The College Board slide deck on the "Environmental Context Dashboard" explicitly states that the Adversity Score being discussed is based on "Neighborhood and High School Adversity Measures" (slide 10). Slide 11: "A student is tagged with the adversity measures for their high school and neighborhood, which are averaged to create a nationally normed measure between 0 and 100." Slide 12 shows a hypothetical student's "Neighborhood Context Ratings" and "High School Context Ratings." No "Family Context" panel. There is no Family Context component to the "Adversity Score" that's outlined in this College Board deck. It's different from the "Adversity Score" discussed by the WSJ and NYT.

    Bait and switch?

    Bait and switch?

    I’d say “Yes.”

    The go-to work around for liberal policymakers trying to reverse-engineer a pro-minority “race neutral” system is to give bonus points for being the “best of the worst” at low-performing, non-white high schools. IIRC California and Texas both have programs like this.

    The information about family income, marital status, and language proficiency could never be reliably collected in practice. So I imagine it is all just a smokescreen in preparation for using the low test scores of the kids’ high school as a de facto proxy for race.

  70. @Hypnotoad666

    And who provides the info that calculates the adversity score?
     
    Exactly. Are they going to audit the parents' tax returns? Conduct personal interviews to assess parents' marital status and English proficiency?

    They could ask the kids to volunteer some of this information in a questionnaire but that would be very incomplete and unreliable. Besides, reminding kids of their "adversity" as they take a test will supposedly trigger "stereotype threat" that will cause their scores to plummet.

    Either this whole thing will never happen or it's all a smokescreen for rewarding the one thing they can get data on -- school performance.

    A little editing could add a lot of value to articles covering this topic, by reminding readers that people respond to incentives.

    E.g. “Students whose parents submit CSS Profile forms claiming that they are living in poverty stand to gain from the Adversity Score. Applicants who plausibly assert that they live in disadvantaged neighborhoods will also gain a leg up on competitors from stable neighborhoods. The best students at bad schools in poor neighborhoods will have an easier time securing a coveted spot at a selective college, compared to students performing at the same level in better high schools, providing new opportunities for private-sector coaches to sell high-priced advice to increasingly anxious upper-class parents.”

    • Replies: @ic1000
    Here is an improved version of the final two paragraphs of the WSJ article Steve linked.

    At Florida State University, the adversity scores helped the school boost nonwhite enrollment to 42% from 37% in the incoming freshman class, said John Barnhill, assistant vice president for academic affairs. He said he expects pushback from some parents and guidance counselors.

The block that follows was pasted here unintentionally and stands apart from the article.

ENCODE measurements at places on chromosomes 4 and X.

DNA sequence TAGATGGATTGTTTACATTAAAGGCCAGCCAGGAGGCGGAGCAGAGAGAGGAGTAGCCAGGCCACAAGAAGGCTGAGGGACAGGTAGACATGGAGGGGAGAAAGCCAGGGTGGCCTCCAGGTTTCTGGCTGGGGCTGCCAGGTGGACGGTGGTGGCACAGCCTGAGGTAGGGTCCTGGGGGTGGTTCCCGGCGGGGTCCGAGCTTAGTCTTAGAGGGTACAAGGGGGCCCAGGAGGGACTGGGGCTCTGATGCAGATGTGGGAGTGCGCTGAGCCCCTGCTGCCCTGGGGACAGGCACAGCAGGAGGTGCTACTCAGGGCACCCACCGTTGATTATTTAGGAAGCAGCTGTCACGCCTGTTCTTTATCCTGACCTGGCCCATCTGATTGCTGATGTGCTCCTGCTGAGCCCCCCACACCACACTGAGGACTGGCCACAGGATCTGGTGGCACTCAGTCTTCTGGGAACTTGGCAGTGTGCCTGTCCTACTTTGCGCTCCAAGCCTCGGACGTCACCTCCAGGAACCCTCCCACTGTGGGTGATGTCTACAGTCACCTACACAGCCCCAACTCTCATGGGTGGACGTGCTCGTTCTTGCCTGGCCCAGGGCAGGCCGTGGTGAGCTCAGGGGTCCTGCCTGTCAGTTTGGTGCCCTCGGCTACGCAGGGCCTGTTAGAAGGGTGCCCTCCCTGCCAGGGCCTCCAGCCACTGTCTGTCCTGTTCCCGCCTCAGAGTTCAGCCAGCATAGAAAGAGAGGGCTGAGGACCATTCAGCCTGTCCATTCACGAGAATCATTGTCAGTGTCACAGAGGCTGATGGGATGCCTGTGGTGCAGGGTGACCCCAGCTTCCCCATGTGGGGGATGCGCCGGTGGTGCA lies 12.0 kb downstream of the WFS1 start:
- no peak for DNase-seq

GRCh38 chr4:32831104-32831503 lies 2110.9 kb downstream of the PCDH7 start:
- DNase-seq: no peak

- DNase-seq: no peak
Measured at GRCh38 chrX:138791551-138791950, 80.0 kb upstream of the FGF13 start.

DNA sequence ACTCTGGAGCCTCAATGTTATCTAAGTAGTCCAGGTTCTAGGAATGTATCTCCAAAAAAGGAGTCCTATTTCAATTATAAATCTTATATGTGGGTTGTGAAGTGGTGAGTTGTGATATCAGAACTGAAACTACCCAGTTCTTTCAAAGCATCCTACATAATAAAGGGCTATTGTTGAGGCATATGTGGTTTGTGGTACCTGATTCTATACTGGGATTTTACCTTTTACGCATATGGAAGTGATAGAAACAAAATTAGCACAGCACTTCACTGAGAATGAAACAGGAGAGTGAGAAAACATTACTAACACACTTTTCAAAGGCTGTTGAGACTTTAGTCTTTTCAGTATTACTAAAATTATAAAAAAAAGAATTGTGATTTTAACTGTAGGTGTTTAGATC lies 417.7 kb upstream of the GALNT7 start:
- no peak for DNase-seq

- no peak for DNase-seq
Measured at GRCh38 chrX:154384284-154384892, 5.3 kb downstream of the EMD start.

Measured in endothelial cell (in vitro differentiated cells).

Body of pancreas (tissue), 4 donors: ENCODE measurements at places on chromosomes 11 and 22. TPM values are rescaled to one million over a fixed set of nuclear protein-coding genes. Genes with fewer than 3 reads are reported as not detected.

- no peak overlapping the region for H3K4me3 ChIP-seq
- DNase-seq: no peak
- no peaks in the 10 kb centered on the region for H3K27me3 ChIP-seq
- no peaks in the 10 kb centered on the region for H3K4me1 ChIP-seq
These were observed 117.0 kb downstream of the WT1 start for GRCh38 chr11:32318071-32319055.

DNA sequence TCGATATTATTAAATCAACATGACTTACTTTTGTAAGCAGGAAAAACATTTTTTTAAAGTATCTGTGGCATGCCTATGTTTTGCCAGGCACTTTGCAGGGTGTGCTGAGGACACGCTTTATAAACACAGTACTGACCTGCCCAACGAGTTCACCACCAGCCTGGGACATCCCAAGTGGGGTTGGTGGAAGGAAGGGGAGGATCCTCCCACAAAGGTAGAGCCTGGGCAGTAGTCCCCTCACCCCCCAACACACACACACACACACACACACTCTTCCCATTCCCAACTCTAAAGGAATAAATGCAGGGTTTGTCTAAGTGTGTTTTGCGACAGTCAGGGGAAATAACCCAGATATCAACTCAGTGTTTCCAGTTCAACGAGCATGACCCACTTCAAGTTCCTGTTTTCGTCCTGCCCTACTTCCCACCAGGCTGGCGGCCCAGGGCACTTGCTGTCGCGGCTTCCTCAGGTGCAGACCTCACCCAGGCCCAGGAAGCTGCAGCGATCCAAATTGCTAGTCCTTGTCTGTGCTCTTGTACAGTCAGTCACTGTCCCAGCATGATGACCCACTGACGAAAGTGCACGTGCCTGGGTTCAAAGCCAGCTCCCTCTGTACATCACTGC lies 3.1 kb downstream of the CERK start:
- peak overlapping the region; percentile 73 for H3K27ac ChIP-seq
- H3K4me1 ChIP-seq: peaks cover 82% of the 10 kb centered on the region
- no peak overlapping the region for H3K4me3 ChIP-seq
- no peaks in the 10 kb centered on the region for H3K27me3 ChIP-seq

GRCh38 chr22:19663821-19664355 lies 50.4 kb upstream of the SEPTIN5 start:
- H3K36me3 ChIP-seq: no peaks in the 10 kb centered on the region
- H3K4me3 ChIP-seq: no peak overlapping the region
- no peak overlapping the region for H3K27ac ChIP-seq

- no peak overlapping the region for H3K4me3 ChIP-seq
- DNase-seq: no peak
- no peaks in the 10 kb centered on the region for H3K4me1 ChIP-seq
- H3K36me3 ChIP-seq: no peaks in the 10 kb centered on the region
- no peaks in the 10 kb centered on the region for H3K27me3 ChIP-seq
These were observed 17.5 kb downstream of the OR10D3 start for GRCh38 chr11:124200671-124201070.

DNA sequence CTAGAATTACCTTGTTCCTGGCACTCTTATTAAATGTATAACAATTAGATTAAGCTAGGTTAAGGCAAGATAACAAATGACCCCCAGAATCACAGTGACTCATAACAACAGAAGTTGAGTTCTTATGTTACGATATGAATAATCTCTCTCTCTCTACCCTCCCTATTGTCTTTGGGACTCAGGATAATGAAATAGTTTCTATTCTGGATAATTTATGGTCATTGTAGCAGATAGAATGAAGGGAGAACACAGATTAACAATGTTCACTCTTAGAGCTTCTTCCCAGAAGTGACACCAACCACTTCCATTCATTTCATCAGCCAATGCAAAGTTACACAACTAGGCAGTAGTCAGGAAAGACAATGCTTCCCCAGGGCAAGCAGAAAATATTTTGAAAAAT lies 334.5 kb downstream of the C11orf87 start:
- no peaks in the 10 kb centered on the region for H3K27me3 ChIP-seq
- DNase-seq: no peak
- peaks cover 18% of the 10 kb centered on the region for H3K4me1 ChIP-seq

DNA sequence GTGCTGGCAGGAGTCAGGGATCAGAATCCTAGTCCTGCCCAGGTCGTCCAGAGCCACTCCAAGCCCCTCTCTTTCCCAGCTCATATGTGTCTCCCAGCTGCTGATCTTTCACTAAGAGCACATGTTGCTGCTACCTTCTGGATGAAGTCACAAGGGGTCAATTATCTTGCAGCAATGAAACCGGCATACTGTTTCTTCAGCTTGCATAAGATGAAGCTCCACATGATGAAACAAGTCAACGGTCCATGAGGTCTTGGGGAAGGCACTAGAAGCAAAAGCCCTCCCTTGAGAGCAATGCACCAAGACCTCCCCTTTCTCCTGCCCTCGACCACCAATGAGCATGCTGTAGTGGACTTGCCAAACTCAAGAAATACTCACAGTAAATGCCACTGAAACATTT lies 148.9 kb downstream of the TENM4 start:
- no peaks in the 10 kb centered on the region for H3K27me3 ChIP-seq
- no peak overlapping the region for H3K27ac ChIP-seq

"If I am going to make room for more of the [poor and minority] students we want to admit and I have a finite number of spaces, then someone has to suffer and that will be privileged kids on the bubble Trump-voting two-parent working class whites from flyover country," he said.
     

  71. We had to brain drain the village in order to save it.

  72. @Chris Renner
    Credit where it's due: who'd have thought that the College Board could get people to falsely claim an address in a bad neighborhood for the sake of academic advantage?

    More seriously though, this score is appallingly easy to game. In order of difficulty:

    1. Fictitious address in a maximally "adverse" neighborhood environment.

    2. Enroll in a safe-but-mediocre high school for a month or so.

    3. Plausible story that the student lives with non-English speaking grandmother.

    Hispanics and Asians will probably have less trouble with the last one, though colleges will still find a way to conclude that Asian adversity doesn't count.

    The ink isn’t even dry on this and people are already scheming to game the system. We’ve seen that parents will pay hundreds of thousands of $ to get a leg up for their kids. You should be able to game the Adversity Score for a lot less than that.

  73. @ic1000
    A little editing could add a lot of value to articles covering this topic, by reminding readers that people respond to incentives.

    E.g. "Students whose parents submit CSS Profile forms claiming that they are living in poverty stand to gain from the Adversity Score. Applicants who plausibly assert that they live in disadvantaged neighborhoods will also gain a leg up on competitors from stable neighborhoods. The best students at bad schools in poor neighborhoods will have an easier time securing a coveted spot at a selective college, compared to students performing at the same level in better high schools, providing new opportunities for private-sector coaches to sell high-priced advice to increasingly anxious upper-class parents."